Practicing cleanliness may surely provide an insight of orderly and healthy behavior, but being not-so-clean has its own set of advantages, researchers have found.

According of the findings of a new study, people who work on messy desks are more creative and risk taking than those working on clean and prim desks.

However, working on tidy desks promotes healthy eating, generosity and conventionality, researchers say.

The study
For the purpose of the study researchers at the University of Minnesota conducted a series of experiments to test if working in an orderly or disorderly fashion effects people’s behavior.

In the first experiment, 34 students were assigned to perform in either a clean and prim room or in a cluttered work environment with papers scattered all around.

After finishing their task, the students were invited to make donation to a children’s charity and take either an apple or chocolate bar snack.

Researchers found that students working in neat rooms were more generous and had healthy eating habits. 82 percent of people working in the orderly room offered to make donation as against 47 percent in the messy room. Also, 67 percent chose the healthy apple compared to 20 percent in the messy room.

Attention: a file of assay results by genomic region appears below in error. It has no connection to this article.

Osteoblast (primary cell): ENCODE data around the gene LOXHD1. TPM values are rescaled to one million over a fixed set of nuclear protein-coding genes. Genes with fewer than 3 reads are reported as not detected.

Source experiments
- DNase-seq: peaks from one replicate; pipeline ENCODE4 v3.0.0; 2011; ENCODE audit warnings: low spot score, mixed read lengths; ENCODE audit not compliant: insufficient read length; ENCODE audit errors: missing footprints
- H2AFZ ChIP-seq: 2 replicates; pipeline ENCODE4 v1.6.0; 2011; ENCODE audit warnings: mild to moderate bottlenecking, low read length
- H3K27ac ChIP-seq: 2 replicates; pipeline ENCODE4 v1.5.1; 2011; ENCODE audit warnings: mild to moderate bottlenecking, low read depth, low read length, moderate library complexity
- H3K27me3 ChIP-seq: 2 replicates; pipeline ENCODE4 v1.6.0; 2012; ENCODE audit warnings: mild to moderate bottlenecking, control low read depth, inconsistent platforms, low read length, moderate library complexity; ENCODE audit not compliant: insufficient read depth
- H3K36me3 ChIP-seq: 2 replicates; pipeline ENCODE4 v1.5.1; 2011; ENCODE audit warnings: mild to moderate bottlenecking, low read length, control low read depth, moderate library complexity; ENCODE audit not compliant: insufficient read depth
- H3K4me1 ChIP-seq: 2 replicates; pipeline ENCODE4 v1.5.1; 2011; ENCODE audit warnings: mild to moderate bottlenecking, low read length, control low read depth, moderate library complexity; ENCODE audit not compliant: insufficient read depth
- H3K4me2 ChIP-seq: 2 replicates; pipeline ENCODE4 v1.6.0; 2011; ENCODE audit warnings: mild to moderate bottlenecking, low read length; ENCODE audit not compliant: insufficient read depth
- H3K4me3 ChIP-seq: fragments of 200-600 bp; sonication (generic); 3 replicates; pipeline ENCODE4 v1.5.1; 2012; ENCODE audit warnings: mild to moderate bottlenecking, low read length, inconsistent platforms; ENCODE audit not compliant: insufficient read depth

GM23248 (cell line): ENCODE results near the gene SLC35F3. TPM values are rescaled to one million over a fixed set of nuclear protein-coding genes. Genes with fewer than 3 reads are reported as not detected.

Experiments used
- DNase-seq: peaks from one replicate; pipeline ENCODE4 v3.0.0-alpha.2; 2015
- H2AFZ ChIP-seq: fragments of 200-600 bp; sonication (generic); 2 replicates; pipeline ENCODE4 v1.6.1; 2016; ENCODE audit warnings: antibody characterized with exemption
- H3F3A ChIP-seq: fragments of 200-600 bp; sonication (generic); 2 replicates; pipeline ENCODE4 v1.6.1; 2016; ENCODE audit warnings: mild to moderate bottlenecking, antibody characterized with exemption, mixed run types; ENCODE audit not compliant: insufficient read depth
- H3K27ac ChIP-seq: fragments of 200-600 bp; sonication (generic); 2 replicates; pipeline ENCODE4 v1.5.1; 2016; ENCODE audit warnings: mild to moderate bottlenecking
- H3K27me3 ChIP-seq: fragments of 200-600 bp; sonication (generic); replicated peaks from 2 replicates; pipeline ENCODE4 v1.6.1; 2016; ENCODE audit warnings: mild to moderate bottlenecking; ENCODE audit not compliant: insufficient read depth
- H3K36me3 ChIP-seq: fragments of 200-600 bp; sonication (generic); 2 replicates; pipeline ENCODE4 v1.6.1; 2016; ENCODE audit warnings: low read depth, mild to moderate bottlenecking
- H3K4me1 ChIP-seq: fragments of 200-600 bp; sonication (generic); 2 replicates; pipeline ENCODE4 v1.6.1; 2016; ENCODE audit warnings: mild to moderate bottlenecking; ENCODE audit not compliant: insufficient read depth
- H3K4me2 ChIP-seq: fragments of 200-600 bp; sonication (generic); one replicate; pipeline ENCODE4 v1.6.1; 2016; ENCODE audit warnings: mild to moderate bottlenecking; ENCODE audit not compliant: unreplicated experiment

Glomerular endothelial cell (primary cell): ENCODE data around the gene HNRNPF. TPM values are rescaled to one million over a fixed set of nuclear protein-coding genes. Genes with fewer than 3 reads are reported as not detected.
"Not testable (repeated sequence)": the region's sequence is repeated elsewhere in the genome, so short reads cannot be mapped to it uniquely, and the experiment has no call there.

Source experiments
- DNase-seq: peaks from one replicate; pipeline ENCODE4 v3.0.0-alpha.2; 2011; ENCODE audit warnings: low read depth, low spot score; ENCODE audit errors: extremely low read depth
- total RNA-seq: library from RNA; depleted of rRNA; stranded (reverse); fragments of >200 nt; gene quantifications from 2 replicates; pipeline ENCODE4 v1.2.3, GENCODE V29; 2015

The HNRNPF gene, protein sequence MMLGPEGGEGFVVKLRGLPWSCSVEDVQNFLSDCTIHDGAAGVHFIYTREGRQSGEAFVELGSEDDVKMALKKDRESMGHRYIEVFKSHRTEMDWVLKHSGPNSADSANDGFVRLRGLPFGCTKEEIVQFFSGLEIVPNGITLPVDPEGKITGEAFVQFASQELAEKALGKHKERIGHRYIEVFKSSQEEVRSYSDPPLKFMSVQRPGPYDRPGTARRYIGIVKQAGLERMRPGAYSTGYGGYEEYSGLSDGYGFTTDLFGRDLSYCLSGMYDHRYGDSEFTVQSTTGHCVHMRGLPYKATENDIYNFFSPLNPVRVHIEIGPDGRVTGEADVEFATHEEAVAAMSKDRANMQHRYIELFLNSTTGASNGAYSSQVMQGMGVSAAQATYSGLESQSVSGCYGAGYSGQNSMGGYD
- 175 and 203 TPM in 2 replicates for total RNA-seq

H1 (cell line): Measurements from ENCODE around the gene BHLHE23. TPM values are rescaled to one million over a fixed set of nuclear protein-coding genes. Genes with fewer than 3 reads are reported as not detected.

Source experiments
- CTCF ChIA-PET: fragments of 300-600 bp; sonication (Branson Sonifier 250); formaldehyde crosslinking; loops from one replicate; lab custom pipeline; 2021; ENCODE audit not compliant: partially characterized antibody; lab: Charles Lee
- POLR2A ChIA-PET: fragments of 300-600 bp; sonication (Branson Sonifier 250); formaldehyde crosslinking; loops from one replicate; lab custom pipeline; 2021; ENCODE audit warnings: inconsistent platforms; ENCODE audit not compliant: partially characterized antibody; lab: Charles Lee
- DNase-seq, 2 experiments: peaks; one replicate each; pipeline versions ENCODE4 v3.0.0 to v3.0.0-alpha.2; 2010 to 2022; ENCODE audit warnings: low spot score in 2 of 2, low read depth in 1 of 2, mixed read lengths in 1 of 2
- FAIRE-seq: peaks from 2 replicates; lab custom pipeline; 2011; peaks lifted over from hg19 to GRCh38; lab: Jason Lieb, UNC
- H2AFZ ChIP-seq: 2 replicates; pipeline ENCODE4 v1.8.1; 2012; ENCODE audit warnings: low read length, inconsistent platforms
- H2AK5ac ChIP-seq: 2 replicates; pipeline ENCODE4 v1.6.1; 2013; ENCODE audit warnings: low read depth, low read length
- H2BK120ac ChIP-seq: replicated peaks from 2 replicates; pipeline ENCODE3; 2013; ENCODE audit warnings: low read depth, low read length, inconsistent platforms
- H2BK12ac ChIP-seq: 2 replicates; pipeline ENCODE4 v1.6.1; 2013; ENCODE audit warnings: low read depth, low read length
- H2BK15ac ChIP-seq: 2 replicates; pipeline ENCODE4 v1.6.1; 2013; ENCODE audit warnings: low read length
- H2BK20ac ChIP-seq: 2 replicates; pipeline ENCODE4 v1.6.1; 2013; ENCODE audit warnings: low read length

In the second experiment, participants were placed around either a neat or messy conference room table. During the session they were asked to brainstorm new uses for ping-pong balls.

Although people in both rooms generated the same number of ideas, the people working in messier room came out with more “highly creative” ideas, researchers highlighted.

In the third experiment, 188 participants sitting on a messy or clean computer table were made available menus of an imaginary smoothie restaurant. While one menu mentioned the smoothie as ‘classic,’ the other labeled it as ‘new.’

People sitting on messy computer tables were twice more likely to order the ‘new’ version of the smoothie as compared to those in neat rooms, suggesting that messy room workers are more risk taking.

“In general we want people to follow the rules, stick to the norms and do what’s expected of them. That’s how society is run,” she said. “But occasionally it is helpful to break free from all of that and branch out and do something fresh and new,” study’s lead researcher Kathleen Vohs, a consumer psychologist and professor of marketing at the University of Minnesota Carlson School of Management averred.

The findings of the study are reported in the Association for Psychological Science’s journal Psychological Science.

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